Tech patents have become a huge commodity in America.Why buy a patent? Well, you’ll be able to sue anybody who infringes it.
You could also licence it, and use the technology it covers all you want.
With these lucrative possibilities in mind, tech companies typically buy patents in big bundles.
And these patent bundles can go for jaw-drawing amounts.
Patent brokerage firm IPOfferings has now provided a glimpse into exactly how much a company will buy for the right to somebody else’s invention.
In January, Adaptix sold Acacia Research 230 patents covering 4G technology, according to IPOfferings.
The deal was Acacia's first major move to buy its own patent rights, the Wall Street Journal reported at the time. Previously, Acacia partnered with universities and other organisations to help them enforce patents.
Acacia has been criticised as a 'patent troll,' or a company that makes most of its money from licensing patents or filing patent lawsuits.
However, Acacia CEO Paul Ryan previously told BI that people who use that term are just 'name calling.'
Fujifilm sold 1,200 patents covering OLED (organic light-emitting diode) technology to Universal Display Corp. in July, according to IPOfferings.
OLEDs are used to make increasingly popular high-contrast, low-energy screens, Science Daily has reported.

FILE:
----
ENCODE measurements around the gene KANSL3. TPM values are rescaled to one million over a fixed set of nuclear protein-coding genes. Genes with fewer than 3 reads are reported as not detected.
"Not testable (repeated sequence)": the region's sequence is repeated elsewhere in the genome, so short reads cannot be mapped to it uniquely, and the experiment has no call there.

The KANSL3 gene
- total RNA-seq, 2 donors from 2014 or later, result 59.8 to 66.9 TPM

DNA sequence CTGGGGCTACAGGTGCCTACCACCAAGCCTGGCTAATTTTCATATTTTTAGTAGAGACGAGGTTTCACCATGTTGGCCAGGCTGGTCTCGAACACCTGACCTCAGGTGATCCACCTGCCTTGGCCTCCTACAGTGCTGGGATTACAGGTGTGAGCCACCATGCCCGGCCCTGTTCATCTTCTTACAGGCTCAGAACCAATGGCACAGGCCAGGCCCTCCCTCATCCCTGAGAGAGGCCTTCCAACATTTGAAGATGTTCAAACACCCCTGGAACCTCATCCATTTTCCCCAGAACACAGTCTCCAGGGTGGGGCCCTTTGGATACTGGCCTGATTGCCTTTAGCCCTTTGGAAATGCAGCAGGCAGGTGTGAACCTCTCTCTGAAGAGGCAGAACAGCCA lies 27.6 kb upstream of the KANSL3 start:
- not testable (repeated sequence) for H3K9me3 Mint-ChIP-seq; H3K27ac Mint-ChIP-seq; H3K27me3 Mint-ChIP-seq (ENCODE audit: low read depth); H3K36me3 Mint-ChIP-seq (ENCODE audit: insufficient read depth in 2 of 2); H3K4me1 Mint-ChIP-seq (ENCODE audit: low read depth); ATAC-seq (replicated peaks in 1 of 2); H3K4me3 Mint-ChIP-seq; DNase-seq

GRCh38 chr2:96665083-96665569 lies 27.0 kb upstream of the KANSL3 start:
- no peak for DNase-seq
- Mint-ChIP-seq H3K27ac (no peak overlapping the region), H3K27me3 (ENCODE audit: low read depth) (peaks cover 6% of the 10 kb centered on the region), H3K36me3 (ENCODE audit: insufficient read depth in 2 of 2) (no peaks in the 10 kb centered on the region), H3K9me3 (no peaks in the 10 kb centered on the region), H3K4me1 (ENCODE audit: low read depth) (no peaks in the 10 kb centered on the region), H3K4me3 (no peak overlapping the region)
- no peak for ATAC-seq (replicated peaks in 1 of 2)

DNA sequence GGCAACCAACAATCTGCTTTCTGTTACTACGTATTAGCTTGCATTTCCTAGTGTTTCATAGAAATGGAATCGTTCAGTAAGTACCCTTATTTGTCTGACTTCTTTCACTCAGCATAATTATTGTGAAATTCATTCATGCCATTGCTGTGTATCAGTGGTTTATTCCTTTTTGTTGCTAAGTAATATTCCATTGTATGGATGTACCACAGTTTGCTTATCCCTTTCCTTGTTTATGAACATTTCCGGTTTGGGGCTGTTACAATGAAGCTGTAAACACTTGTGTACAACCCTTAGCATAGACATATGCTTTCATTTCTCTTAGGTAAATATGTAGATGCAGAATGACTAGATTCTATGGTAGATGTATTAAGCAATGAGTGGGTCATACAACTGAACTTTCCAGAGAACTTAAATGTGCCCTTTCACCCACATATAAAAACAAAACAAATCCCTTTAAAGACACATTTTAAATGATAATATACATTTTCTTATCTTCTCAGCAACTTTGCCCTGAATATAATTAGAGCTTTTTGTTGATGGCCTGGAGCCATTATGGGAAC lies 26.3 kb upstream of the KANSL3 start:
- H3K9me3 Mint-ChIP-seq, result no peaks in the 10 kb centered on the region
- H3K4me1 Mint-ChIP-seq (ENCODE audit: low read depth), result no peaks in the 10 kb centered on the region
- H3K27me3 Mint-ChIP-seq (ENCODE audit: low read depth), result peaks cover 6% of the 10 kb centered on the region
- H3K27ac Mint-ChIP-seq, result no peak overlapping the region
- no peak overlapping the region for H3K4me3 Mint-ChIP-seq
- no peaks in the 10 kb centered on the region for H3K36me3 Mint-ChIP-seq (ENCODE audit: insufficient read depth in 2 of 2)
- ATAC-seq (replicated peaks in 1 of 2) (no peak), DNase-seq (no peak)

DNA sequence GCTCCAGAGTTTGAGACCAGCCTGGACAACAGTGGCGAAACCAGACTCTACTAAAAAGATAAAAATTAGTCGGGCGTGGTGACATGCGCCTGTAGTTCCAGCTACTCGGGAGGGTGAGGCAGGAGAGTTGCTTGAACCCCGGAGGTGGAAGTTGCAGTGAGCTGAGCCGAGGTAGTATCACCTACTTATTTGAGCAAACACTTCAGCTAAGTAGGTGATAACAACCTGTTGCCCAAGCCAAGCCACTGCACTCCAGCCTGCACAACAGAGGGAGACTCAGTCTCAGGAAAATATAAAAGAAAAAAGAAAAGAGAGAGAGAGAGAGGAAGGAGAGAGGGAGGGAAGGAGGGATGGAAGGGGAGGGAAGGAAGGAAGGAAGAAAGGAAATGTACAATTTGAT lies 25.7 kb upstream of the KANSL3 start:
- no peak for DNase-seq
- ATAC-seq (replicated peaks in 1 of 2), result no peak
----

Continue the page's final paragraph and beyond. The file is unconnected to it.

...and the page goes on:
In January, Real Network sold 190 patents to Intel covering technology for media players, according to IPOfferings.
The deal also included 170 patent applications (patents that haven't been approved) and some video streaming software, the Wall Street Journal reported at the time.
The patent acquisition built Intel's portfolio for technology that allows streaming on smartphones and laptops, according to the Journal.
In April, Microsoft sold 650 patents to Facebook, according to IPOfferings.
The deal represented a move to align against Google, Nick Wingfield reported for the Times at the time.
As part of the deal, Facebook scored a bunch of patents related to mobile, Web, and instant messaging technology, according to Wingfield.
In April, AOL sold Microsoft 925 patents covering Internet technology.
Here's how the New York Times explained the signficance of the massive deal:
'The lofty price ... reflects the crucial role that patents are increasingly playing in the business and legal strategies of the world's major technology companies, including Microsoft, Apple, Google, Samsung, and HTC.'
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